5 days ago
Who could be hit the hardest by trade restrictions? The Czech Republic is one of the most motivated countries to keep its current position because it has one of the most open export economies in the world.
The European Union Statistical Office (Eurostat) has published a new report on how much European states are linked to each other and how much they trade with other world partners. If the European Single Market is truly important for some of the states, it is the Central European countries of the Visegrad Group where it is paramount. At the same time, Slovakia excluded, these are the biggest opponents of deepening European integration, as advocated by French President Emmanuel Macron.
No wonder. The European Union is particularly beneficial for the V4 countries as a single market. So there is no motivation for the V4 to accept a common asylum and migration policy or sharing debts. Of all V4 countries, over 80 percent of exports head to other EU countries. Number one is Slovakia with 86 percent, followed by the Czech Republic with 84, Hungary with 82 and Poland with 80 percent.
For comparison, Europe's biggest powers, Germany and France, have a below-average dependence on the EU's internal market – 59 percent in both cases while the EU average is 63 percent.
Interestingly, most of the richer countries (with the exception of the Netherlands and Austria) are of below-average dependence, while almost all the poorer and Eastern states are more dependent.
It is not difficult to figure out what is the cause. It is the difference between the Central European subcontracting economy and the Western European branded economy. Joining the EU has made the post-communist countries of Central and Eastern Europe a demanded supplier of parts for Western brands because of their cheaper labor and often significantly lower taxes. It is also the reason why salaries are higher in the countries of Northern and Western Europe and traditionally the lowest in the countries of Central and Southeast Europe.
Eurostat has processed one more dependency statistic that shows how much countries depend on their largest trading partners. The Czech Republic is exceptional in this respect because it is the only country dependent on its largest trading partner, Germany, for more than thirty percent. Thirty-two percent of total Czech exports go to Germany. Second place belongs to Austria. Thirty percent of Austria´s trade is dependent on Berlin, followed by Poles and Hungarians with 27 percent.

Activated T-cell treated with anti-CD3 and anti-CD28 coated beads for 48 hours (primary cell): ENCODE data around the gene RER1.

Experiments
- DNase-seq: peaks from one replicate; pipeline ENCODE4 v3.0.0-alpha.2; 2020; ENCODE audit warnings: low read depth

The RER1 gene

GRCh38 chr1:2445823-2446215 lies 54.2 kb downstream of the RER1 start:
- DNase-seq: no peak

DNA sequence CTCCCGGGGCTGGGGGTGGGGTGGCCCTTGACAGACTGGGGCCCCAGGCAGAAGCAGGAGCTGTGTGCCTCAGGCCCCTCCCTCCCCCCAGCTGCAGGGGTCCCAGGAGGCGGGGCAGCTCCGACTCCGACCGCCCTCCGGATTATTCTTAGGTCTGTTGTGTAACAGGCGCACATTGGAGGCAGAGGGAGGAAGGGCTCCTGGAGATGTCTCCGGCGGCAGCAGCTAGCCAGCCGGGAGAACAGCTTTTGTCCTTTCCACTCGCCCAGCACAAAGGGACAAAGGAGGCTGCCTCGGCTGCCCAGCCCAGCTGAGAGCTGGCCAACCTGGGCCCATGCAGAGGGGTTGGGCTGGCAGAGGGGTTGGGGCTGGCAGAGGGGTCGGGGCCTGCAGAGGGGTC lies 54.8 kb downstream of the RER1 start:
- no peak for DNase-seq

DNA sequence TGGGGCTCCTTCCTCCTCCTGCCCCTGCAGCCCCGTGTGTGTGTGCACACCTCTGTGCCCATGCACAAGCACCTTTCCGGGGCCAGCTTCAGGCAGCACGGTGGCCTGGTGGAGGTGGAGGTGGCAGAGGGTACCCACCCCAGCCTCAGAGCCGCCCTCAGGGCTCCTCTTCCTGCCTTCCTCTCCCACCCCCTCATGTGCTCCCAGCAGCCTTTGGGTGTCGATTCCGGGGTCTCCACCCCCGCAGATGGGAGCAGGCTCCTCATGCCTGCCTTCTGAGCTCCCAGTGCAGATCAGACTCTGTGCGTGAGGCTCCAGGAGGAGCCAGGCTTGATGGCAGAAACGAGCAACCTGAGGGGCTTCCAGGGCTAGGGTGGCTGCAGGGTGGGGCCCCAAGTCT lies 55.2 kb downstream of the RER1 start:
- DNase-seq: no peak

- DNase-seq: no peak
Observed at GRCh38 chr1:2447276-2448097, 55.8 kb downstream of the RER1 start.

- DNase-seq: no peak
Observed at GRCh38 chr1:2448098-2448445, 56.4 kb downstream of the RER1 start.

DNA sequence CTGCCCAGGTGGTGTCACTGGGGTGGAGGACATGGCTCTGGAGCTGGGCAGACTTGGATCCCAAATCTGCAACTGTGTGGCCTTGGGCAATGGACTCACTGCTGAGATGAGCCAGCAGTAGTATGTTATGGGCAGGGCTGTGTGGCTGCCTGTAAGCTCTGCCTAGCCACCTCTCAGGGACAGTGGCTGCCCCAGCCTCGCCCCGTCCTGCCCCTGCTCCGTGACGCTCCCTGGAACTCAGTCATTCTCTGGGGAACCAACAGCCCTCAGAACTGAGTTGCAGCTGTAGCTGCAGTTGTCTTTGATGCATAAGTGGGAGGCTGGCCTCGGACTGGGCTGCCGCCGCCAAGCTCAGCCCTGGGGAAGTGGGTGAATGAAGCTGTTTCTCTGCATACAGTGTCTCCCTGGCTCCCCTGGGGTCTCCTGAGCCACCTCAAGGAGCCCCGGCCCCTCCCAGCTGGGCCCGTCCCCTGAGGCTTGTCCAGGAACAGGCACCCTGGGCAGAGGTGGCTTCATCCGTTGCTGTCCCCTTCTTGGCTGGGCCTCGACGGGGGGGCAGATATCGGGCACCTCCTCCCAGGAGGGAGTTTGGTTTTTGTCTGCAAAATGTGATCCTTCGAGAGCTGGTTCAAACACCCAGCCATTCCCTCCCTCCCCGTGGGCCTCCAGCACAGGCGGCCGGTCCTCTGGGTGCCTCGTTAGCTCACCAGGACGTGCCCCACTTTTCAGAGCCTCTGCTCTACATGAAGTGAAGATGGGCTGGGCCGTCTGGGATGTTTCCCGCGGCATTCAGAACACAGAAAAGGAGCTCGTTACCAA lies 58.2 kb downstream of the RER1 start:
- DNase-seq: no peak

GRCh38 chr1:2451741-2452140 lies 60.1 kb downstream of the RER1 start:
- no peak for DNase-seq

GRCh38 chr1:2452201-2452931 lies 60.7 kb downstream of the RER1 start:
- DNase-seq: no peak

From the V4 countries, parts for German products are mostly exported, while the final German products can be very successful in world markets.
Thanks to Central European parts, among other things, Germany is the world trade hegemon, which irritates Donald Trump with a huge surplus in trade with America. It climbed to US$68 billion last year. Germany does not have its biggest trading partner in the European Union, but with the United States, where eight percent of the total German exports heads to. German exports contain Czech, Polish and Slovak parts. Trump's business threats to Europe target Germany directly. If he fulfils the threats, it will affect the Czech Republic as well.
In recent years, the Czech Republic has seen one of the fastest growths in salaries over the past decades, but it has still not come close to Western countries. There are voices in business saying that such a rate of salary growth is not sustainable, but that is not entirely true. The Czech Republic lags far behind Germany and other rich countries in salaries, but not in labor productivity. Therefore, the corporate profits rate is very high in Czechia, at 49 percent of GDP and has not been decreasing for a long time, so the Czech Republic is losing profits.
Therefore, the Czech Republic will get rid of the role of a low-cost economy and become a country of strong Czech brands that pushes out its products from development to final product and marketing.